When I’m writing for a long time, I like to get up and go for a walk. Sometimes, I wish I could continue writing while I walk. Other times, I come up with an idea while I’m walking, type it up on my phone, and then want to easily move what I wrote to my laptop without having to go through the hassle of emailing it back and forth to myself.
That’s where Ulysses comes in.
Ulysses is a word processor for Mac that allows you to sync between all your devices, so you have what you need wherever you are. Scrivener recently released their iOS app which allows you to do this as well, but the process is clunky and requires you to purchase both the desktop and iOS apps. Ulysses’s sync makes the process much more seamless.
Like Scrivener, it has a binder-like sidebar that allows you to move documents around. Ulysses is not designed specifically for books so it takes a little configuring to make it work for you, but once you have it set up the way you want it’s very intuitive.
And while I hate Markdown, I actually like the paired-down formatting options Ulysses gives. Overall, I’m not going to convert from Scrivener to Ulysses any time soon, but I think it’s a great option for most writers.
Where to find it: App store, or here (Mac only)
8. Microsoft Excel (Spreadsheets)
As Jeff Elkins says in his review of Microsoft Excel, it’s great, but “it’s a little like bringing a bazooka to a knife fight. You will need only a small fraction of its capability.”
If you have Excel and love it, great. Otherwise, use Google Sheets, especially if you’re sharing your sheet with a collaborator or editor.
Cost: $69 / year from Amazon (includes Word, Powerpoint, Outlook, and other Microsoft software)
Where to find it: You can get Microsoft Word here
9. Grammarly (Grammar/Spell Check)
“Can book writing software replace an editor?” asks Sue Weems in her review of Grammarly. “Nope. But it can help you improve your grammar and readability.”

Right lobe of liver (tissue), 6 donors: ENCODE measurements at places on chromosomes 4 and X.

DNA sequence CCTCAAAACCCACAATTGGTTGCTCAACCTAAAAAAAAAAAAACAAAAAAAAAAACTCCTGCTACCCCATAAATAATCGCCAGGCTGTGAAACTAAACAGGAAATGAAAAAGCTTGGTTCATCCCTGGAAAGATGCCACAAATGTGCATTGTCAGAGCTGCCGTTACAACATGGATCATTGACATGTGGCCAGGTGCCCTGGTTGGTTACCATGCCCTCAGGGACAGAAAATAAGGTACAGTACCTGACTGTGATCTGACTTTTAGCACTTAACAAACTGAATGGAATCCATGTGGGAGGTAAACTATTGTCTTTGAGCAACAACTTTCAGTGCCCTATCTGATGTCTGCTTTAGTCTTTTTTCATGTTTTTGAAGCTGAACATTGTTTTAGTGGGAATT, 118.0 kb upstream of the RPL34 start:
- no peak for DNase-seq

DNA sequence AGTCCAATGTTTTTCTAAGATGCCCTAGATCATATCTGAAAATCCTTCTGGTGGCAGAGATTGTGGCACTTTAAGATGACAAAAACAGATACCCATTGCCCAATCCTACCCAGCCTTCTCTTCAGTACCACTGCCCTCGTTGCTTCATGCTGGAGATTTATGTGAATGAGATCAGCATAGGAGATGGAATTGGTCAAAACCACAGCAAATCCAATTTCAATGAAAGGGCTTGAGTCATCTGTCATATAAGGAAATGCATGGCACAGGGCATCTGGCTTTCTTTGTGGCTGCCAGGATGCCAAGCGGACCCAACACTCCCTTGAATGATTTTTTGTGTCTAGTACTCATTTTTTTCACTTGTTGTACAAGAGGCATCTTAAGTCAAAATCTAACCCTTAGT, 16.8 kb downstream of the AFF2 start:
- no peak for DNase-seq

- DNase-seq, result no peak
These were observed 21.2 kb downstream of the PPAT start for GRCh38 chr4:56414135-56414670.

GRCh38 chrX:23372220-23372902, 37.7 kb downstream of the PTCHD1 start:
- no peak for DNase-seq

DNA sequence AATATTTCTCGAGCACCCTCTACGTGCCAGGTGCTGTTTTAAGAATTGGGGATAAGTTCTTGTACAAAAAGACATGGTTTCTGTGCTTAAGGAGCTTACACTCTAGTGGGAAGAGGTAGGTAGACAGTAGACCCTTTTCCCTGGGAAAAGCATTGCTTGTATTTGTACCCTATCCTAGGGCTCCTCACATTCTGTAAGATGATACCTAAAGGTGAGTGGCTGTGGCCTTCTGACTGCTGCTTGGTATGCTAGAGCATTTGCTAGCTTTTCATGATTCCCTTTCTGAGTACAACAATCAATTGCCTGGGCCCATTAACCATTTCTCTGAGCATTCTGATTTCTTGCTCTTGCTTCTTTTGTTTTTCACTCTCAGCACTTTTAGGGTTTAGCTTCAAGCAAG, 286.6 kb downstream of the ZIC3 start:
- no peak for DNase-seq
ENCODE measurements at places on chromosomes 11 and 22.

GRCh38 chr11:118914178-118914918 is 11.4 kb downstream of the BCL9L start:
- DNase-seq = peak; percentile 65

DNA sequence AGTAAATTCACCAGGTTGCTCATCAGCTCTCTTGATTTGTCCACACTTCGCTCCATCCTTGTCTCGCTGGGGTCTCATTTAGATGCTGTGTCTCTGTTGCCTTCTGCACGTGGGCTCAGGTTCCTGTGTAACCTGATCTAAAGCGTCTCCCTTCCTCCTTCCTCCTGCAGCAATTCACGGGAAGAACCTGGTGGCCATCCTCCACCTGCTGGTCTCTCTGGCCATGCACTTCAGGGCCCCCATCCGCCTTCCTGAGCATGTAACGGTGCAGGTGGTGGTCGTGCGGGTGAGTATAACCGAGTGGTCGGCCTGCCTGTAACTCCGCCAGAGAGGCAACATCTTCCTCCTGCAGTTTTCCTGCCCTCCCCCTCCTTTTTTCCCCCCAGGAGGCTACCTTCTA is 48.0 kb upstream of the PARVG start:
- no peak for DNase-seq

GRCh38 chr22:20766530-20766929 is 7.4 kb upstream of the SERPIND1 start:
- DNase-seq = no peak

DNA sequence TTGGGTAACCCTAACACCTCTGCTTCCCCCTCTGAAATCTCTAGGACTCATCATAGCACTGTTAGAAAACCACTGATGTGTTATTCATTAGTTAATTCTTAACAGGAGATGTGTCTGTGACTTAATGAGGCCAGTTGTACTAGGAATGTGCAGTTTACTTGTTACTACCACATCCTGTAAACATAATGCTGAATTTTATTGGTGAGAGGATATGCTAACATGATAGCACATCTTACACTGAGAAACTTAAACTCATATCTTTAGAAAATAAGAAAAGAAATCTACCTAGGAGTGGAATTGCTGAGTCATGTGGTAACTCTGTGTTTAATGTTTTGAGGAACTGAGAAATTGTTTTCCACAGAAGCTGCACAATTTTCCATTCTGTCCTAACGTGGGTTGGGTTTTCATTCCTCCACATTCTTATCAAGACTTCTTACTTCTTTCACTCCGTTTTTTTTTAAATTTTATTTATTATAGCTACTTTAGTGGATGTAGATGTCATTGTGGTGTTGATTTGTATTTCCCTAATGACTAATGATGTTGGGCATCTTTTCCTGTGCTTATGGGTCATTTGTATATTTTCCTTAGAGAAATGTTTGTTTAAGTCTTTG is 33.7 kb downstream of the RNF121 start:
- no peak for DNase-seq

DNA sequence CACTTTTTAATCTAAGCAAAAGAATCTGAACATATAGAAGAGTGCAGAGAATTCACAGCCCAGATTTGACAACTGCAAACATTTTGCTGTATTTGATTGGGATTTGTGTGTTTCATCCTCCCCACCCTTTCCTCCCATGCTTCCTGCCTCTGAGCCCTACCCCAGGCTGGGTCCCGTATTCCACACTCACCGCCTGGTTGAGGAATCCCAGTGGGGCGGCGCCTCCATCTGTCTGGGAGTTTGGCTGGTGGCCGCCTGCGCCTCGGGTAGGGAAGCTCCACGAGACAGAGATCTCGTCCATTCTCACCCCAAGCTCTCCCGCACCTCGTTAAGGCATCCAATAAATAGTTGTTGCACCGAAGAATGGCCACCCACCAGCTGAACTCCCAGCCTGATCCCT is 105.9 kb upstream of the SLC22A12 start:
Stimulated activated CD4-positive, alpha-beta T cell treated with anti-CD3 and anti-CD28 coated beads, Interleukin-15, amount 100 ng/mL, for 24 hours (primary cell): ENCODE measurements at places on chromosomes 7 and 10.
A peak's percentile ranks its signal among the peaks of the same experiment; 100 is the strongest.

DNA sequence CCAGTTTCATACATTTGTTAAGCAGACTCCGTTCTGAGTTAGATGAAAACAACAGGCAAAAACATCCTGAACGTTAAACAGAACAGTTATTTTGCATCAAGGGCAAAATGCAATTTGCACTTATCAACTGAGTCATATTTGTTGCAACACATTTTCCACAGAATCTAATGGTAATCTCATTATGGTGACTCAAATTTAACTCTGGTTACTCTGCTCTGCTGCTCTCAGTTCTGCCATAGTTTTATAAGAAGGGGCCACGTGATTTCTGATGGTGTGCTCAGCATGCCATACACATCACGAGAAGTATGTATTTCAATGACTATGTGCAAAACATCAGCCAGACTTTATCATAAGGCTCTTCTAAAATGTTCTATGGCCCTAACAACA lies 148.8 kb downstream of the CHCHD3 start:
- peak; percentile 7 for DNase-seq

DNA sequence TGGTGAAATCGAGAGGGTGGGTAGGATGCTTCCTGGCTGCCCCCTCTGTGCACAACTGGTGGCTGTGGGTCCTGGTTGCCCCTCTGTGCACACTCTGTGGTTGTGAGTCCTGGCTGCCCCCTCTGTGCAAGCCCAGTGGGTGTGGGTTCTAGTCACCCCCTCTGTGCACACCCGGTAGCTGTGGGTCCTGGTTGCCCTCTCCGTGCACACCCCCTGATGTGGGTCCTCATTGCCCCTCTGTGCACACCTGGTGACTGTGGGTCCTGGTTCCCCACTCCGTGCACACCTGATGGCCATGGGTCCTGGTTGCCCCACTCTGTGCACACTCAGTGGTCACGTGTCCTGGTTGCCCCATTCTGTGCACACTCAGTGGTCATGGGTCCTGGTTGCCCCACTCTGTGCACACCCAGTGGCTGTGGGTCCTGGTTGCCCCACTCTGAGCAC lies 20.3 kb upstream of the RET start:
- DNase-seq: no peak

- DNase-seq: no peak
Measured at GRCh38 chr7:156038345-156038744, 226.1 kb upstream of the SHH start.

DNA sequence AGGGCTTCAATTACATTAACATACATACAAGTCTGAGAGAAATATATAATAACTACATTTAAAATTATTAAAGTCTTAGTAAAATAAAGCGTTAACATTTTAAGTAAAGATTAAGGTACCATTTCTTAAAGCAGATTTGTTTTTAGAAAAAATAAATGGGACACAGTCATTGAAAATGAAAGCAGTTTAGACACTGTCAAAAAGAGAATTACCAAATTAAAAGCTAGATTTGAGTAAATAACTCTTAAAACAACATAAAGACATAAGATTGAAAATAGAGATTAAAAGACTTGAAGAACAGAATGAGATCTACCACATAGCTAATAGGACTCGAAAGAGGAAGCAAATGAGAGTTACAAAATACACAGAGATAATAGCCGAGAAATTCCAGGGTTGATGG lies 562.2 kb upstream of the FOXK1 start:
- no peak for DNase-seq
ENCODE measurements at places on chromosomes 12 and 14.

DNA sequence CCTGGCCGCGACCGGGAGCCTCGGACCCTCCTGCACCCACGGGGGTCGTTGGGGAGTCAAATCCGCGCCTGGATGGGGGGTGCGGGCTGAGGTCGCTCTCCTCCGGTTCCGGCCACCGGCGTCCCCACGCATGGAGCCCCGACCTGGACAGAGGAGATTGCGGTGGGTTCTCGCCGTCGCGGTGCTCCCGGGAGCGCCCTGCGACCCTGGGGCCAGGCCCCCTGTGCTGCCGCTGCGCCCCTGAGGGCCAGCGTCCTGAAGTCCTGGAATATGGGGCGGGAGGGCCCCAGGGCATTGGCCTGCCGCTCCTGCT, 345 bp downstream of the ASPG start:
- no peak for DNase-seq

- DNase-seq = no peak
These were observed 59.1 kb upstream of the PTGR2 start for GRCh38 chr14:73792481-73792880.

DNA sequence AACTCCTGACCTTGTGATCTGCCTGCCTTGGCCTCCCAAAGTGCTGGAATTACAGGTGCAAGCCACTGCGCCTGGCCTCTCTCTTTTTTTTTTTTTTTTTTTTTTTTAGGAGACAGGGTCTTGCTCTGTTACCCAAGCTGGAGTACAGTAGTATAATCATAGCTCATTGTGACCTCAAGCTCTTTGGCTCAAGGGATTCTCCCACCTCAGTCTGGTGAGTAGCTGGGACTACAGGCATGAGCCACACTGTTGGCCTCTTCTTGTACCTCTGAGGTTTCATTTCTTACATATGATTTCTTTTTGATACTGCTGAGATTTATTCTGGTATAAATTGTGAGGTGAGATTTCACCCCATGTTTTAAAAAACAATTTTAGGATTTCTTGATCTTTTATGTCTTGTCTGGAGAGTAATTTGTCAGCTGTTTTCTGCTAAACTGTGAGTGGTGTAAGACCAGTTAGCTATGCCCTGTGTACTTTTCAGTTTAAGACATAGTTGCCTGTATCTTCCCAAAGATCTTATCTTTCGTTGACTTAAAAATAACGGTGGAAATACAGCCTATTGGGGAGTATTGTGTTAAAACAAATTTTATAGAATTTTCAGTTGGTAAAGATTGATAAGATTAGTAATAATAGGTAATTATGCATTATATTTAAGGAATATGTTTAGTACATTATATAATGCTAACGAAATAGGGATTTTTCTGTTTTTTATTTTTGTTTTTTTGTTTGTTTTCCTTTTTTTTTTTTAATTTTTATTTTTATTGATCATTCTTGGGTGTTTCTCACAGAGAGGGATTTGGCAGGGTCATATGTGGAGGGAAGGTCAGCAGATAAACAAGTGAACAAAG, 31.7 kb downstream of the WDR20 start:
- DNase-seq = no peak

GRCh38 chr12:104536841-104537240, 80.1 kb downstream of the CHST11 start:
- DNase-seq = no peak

If you struggle with grammar, sentence structure, spelling, or even writing style, Grammarly can help. It goes far beyond your built-in spell-check.
You should still learn grammar skills, but Grammarly can help you start to see the patterns and grow as a writer.
There’s a free version that’s very good. It can even be installed into your browser or Word processor, so you can check your grammar wherever you write. The paid version, $139 a year, gives you additional support on sentence structure, style, and vocabulary.
Learn more about how writers can get the most out of Grammarly here.
Cost: Free! (Premium version is $139 / year)
Where to find it: Get started with Grammarly here
10. Hemingway App (Grammar/Style Checker)
Most writers think their sentences are easier to read than they are. You think you’re coming across clearly, that your writing makes sense, but then someone reads it and comes away with something totally different.
Hemingway App helps with that.
Hemingway App is a free website that checks readability. You can copy and paste your writing into the website’s input box. Then it will grade your writing based on your used of adverbs, passive voice, and sentences as units.
Hemingway App is useful, but even the best book writing software can’t replace a good editor.
Where to find it: Try out Hemingway App here